happy new yearHappy New Year and welcome to day 190 without a state budget here in Pennsylvania.  If you are keeping track, and I am, that is just over half of the 2015-16 fiscal year without a budget and almost that long without any funds being released at all.  Governor Wolfe’s refusal to approve of any stop gap funding in lieu of a passed budget came to an end just before 2015 did.  On December 29 the Governor announced he would line item veto the state budget sent to him by the legislature.  This action allows for $23.4 billion in emergency funds to be released.  These funds will flow to school districts, human service agencies and county governments.  Of that $23.4 billion, $18.4 million will go to the State Food Purchase Program.  Through this program cash grants are awarded to lead agencies in each county, allowing them to buy items in bulk, which are then distributed to smaller emergency food providers–food pantries and cupboards–within the county.

These funds are desperately needed by both the lead agencies and the smaller emergency food providers.  Right before Christmas I talked with a friend who had toured the Chester County Food Bank, our local lead agency, the week before our meeting.  She said they showed her group a large warehouse room with literally tons of food waiting to be distributed to the small providers once the funds were released.  The warehouse was running out of space and staff wasn’t sure how they were going to get the excess food out to the pantries and cupboards.  Only so much food can fit on the truck.  Additionally, the pantries and cupboards only have so much storage room, and can therefore only handle so much food being delivered at one time.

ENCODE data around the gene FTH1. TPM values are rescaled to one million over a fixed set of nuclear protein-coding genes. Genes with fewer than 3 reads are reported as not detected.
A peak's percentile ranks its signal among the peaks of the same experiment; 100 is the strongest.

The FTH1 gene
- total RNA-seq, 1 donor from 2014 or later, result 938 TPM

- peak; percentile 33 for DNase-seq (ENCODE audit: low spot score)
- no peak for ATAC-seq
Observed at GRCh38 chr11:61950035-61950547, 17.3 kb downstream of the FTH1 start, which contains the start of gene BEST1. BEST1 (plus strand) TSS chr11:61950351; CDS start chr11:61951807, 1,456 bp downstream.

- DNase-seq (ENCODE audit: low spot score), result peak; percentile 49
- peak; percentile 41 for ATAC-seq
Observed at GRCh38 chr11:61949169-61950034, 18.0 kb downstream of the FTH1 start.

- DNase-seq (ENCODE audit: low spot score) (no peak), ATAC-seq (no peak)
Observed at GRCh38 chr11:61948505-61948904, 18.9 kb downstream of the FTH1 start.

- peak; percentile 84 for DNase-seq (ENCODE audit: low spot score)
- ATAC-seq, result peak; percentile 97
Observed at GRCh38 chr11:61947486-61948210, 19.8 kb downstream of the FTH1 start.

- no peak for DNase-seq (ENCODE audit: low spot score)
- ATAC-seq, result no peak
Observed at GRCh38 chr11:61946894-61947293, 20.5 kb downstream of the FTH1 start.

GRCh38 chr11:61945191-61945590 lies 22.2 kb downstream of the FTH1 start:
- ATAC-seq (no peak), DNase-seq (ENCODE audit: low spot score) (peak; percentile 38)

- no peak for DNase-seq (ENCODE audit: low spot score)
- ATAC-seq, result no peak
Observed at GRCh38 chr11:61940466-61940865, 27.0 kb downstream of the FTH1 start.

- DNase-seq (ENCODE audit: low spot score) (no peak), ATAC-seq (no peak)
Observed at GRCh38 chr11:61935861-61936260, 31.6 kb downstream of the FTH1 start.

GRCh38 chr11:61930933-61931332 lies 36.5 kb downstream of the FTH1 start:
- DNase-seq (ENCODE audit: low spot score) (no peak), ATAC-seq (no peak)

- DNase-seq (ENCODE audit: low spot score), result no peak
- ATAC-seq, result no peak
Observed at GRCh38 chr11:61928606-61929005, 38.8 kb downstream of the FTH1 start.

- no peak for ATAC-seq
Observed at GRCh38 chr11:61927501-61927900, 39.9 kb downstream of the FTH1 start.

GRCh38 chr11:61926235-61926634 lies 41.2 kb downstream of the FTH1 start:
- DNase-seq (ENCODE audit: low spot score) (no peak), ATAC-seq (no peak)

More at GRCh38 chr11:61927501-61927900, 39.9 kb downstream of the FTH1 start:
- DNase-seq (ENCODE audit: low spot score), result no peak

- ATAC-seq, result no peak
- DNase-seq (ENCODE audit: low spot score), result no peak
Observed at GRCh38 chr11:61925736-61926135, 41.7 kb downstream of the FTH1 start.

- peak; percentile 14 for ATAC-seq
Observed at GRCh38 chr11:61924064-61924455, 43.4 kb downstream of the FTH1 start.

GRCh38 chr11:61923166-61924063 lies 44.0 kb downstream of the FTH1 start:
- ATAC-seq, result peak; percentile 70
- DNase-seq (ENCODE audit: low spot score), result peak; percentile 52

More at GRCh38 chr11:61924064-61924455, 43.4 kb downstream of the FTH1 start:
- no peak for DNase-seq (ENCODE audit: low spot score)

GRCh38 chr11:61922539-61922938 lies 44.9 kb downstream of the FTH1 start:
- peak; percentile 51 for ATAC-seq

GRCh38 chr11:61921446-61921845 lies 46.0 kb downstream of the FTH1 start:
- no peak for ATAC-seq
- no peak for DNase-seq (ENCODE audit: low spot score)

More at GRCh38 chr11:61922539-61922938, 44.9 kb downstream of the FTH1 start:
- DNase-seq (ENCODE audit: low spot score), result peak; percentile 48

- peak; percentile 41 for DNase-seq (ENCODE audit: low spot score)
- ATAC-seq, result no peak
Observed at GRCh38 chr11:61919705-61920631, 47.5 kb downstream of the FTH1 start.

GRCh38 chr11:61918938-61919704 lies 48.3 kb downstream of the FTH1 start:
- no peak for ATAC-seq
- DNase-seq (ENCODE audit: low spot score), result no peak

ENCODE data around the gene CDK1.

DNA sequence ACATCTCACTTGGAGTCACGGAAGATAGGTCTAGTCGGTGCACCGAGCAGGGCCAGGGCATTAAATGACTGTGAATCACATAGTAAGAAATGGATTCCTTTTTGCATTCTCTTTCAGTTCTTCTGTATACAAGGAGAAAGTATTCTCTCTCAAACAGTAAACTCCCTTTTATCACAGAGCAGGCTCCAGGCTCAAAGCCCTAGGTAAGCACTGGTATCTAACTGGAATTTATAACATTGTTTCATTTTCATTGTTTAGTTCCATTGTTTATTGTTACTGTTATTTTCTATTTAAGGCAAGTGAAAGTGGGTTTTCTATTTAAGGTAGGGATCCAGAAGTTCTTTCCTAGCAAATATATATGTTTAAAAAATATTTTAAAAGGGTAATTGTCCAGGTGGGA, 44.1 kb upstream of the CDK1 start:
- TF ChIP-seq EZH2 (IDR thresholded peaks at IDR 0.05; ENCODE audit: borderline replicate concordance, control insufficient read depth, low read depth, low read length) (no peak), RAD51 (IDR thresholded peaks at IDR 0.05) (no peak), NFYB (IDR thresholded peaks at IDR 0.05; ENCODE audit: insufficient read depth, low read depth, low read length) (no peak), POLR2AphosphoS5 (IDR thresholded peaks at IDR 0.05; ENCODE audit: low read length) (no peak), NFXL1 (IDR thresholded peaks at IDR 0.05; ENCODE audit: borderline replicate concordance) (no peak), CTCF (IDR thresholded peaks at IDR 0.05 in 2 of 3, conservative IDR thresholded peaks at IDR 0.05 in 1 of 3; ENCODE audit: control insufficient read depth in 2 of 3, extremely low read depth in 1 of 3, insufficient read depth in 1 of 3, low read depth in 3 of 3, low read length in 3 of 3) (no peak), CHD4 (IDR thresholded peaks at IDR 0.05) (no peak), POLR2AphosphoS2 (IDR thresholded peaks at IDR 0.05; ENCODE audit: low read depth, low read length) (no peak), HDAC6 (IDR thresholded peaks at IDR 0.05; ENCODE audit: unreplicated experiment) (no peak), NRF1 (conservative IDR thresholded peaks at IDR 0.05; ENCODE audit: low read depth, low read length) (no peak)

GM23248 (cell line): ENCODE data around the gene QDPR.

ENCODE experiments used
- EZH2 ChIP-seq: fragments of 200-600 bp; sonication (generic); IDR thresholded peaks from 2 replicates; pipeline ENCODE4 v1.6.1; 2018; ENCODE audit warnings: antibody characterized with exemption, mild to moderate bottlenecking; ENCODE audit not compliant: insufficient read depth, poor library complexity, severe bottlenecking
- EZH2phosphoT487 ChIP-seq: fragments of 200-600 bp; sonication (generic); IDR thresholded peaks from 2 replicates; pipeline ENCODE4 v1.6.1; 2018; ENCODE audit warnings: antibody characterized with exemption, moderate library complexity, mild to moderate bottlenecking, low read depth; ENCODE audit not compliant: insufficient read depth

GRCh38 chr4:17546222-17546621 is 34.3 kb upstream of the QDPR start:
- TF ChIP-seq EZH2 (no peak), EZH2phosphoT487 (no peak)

Now that some of these funds have been released, the delivery logistics for this food will have to be addressed quickly, because the need at the smaller pantries and cupboards is great.  Yesterday I returned to empty shelvesvolunteering at the local food pantry after having taken last week off.  I was shocked at how empty the shelves were.  We were down to just three types canned vegetables from our usual five or more. We had only one type of cold cereal or oatmeal instead of several selections of cereal, oatmeal, and pancake mix from which clients can choose.  We had no spaghetti or dried beans and were almost out of rice, both white and brown.